Open Cut » Overburden Removal
This report presents a method for measuring the in‐place bulk density through comparisons of digital terrain models and machine monitor data. For the context of this report in-place refers to the original place of blasted material after the blast and before being handled by the dragline. This bulk density is determined by the performance of blasting and provides a key indicator on the digging context in relation to dragline performance. This research takes the next step towards incorporating in-‐place bulk density measurements into mine planning, scheduling and blasting feedback to advance context aware production monitoring and improve energy efficiency across the mine.
The proof‐of‐concept prototype developed by CRCMining was installed on a production BE1370W dragline located at Anglo American's Drayton Mine in NSW. This system continuously collected laser scans of the terrain, navigation data of the boom and machine monitor data over the months of May and June 2012. This data provides the inputs for the developed terrain profiling and in‐place bulk density measurement by mapping the bulk density to the in ‐place dig location.
The system works by geo-‐referencing the laser data using navigation data from a GPS/INS sensor to continuously update the state of the terrain. A snapshot of the terrain profile is taken between each dragline cycle where the height change caused by the dig is used to measure the volume extracted and when fused with the payload weight the in‐place bulk density can be calculated. The location of the volume extracted from the blast is then labelled with the measured bulk density.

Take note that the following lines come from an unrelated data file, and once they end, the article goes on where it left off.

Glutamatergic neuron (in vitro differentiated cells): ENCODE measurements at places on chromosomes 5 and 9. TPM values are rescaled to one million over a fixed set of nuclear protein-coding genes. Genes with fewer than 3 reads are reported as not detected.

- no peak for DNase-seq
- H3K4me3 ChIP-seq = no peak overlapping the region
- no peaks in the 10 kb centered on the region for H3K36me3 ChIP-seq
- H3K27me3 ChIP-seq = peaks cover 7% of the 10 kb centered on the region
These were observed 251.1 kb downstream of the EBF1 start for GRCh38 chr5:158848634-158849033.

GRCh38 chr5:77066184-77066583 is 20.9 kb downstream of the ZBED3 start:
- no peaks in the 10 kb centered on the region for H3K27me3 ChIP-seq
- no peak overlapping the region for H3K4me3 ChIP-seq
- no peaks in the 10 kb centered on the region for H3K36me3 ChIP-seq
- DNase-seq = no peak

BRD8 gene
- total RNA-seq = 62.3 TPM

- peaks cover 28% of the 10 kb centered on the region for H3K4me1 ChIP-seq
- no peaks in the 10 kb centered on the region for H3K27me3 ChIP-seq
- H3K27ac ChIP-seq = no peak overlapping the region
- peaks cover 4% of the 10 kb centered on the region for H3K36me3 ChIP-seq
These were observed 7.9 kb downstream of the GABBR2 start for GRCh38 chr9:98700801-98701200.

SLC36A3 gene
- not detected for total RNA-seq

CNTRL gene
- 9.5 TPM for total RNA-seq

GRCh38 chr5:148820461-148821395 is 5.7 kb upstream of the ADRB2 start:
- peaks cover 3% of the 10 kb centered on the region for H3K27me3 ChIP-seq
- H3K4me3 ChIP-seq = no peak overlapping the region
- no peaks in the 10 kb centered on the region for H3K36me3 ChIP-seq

The system is able to map bulk density variations across the blast and data collected shows a correlation between high bulk densities and blast fragmentation results. Furthermore in-efficiencies of the material entering the bucket can be monitored and are linked to the bulk density variation. This characteristic has shown that areas of lower bulk density enable better utilisation of the bucket moving more tonnes per cycle. A comparative analysis of different blast areas in the data collected during trial indicates that poor blasting can result in up‐to 6% less payload per cycle on average and greater variation per cycle.
It should be noted that after reviewing the results of the extensive field trial, a number of limitations have been discovered within the approach used during this project. Some of these stem from the chosen hardware configuration, some from the nature of the task, and some from the analysis methodology itself. Some approaches to correct these limitations are presented.